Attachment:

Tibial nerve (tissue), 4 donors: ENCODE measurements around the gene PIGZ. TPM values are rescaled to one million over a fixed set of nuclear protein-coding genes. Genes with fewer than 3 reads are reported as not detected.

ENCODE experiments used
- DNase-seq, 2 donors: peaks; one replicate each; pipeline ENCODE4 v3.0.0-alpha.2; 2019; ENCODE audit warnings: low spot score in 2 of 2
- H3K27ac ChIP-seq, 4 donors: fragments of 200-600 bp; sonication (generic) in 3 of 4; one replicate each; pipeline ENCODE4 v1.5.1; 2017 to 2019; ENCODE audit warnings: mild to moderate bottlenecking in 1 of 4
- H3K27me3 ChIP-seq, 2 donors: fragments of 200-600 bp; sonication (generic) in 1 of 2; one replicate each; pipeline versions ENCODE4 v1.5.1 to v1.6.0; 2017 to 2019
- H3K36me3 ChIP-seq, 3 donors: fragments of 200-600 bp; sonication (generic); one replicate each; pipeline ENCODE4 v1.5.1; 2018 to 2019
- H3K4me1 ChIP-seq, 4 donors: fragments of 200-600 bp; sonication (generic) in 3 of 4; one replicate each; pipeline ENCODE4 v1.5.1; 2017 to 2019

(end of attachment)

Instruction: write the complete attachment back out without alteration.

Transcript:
Tibial nerve (tissue), 4 donors: ENCODE measurements around the gene PIGZ. TPM values are rescaled to one million over a fixed set of nuclear protein-coding genes. Genes with fewer than 3 reads are reported as not detected.

ENCODE experiments used
- DNase-seq, 2 donors: peaks; one replicate each; pipeline ENCODE4 v3.0.0-alpha.2; 2019; ENCODE audit warnings: low spot score in 2 of 2
- H3K27ac ChIP-seq, 4 donors: fragments of 200-600 bp; sonication (generic) in 3 of 4; one replicate each; pipeline ENCODE4 v1.5.1; 2017 to 2019; ENCODE audit warnings: mild to moderate bottlenecking in 1 of 4
- H3K27me3 ChIP-seq, 2 donors: fragments of 200-600 bp; sonication (generic) in 1 of 2; one replicate each; pipeline versions ENCODE4 v1.5.1 to v1.6.0; 2017 to 2019
- H3K36me3 ChIP-seq, 3 donors: fragments of 200-600 bp; sonication (generic); one replicate each; pipeline ENCODE4 v1.5.1; 2018 to 2019
- H3K4me1 ChIP-seq, 4 donors: fragments of 200-600 bp; sonication (generic) in 3 of 4; one replicate each; pipeline ENCODE4 v1.5.1; 2017 to 2019